The question if God exists or not is usually not what the atheist debate is about. In the end, everybody believes what they want. The real question is: Is the belief in God a rational point of view?
To me, it clearly is.
The documented defense of the rationality of the faith started with Aristotle and eventually culminated in the Kalam Cosmological Argument (KCA). The main advantage of the KCA is that it is essentially a mathematical theorem:
Time is finite since it progresses by addition, while forming an actual infinite through successive addition is impossible. This establishes the existence of a beginning of times. Under the assumption of generalized causality, there is always a cause for an event, which must strictly precede the event in time. Assuming that supertasks cannot exist, and if we follow back the causal chain of events, necessarily in a finite number of steps, we will arrive in the first event. The cause for this first event is the first cause of the entire universe. Because of the law of the indiscernibles, there can only be one such first cause in the initial singularity from which timespace started expanding.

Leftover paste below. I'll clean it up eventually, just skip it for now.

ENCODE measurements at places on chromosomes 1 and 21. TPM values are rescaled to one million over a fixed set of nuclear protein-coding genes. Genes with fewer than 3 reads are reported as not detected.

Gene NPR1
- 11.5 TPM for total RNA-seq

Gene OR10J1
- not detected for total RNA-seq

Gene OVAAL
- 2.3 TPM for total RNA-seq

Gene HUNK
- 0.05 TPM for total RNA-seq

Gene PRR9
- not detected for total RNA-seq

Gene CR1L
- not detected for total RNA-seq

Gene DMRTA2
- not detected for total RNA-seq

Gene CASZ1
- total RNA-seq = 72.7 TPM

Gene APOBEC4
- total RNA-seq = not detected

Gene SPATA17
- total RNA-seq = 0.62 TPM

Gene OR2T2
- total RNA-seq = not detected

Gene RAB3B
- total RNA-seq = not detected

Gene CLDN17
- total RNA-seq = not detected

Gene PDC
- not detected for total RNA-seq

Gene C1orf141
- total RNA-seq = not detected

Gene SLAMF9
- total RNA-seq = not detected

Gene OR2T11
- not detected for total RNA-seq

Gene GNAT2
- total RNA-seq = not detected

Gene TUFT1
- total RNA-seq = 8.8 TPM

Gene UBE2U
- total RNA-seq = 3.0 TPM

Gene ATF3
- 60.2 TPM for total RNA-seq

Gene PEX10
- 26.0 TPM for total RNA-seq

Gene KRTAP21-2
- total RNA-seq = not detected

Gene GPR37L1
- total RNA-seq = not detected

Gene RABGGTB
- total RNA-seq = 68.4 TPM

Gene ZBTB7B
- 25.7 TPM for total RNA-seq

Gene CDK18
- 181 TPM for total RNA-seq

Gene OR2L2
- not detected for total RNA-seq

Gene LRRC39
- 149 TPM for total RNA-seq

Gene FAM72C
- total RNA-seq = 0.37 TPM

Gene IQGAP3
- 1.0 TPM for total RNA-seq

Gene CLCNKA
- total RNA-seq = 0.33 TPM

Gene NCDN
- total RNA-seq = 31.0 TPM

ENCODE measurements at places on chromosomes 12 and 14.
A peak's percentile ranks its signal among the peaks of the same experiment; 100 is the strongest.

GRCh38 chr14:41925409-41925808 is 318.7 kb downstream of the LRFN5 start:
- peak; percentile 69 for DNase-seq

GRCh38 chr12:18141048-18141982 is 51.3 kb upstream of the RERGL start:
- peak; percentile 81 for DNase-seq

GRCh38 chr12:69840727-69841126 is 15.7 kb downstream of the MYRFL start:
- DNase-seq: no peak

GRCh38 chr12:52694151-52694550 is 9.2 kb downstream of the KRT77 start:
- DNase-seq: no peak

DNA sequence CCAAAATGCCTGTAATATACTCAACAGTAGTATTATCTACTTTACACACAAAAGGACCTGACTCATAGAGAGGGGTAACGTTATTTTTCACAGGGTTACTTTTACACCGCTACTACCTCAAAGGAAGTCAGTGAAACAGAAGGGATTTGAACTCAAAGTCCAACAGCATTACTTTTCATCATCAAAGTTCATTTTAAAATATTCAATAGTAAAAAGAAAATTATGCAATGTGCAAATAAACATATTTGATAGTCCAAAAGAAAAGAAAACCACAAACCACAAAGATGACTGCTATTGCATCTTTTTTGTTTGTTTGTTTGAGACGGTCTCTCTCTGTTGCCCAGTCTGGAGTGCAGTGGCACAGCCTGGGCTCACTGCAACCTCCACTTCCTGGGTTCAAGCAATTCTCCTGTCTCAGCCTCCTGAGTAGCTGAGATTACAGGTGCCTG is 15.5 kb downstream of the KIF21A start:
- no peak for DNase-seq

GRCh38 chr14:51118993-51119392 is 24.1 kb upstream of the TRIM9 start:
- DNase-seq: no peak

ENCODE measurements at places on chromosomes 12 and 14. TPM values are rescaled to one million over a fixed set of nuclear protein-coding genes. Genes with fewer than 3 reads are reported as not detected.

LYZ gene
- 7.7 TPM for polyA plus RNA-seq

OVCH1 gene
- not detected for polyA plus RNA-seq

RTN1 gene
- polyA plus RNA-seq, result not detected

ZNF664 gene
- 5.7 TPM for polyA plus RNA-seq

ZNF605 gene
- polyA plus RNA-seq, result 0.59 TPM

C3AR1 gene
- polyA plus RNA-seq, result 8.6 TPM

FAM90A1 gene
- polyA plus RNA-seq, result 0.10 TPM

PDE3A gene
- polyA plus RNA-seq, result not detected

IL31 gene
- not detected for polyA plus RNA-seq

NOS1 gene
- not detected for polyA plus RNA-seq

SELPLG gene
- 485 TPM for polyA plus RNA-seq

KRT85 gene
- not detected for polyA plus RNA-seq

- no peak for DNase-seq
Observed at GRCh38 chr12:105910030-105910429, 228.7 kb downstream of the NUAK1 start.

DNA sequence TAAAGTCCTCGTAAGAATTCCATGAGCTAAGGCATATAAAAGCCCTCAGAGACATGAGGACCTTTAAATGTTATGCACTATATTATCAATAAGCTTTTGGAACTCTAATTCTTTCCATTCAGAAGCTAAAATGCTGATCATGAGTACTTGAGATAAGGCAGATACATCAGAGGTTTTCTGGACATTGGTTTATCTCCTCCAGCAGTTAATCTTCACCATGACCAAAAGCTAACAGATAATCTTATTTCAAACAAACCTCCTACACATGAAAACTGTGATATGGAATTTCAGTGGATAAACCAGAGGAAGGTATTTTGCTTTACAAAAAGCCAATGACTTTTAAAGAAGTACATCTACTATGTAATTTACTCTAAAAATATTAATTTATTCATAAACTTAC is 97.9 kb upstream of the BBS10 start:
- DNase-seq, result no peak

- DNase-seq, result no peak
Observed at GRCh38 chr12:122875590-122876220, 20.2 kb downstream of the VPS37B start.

If you are interested in the deeper details, William Lane Craig is quite a famous contemporary expert on the KCA.
The first cause theorem is the central claim of the Abrahamic religions, that is, Judaism, Christianity, and Islam. In Genesis 1:1, you can find one of the canonical examples in which the scriptures claim the first cause theorem: “In the beginning God created the heavens and the earth.”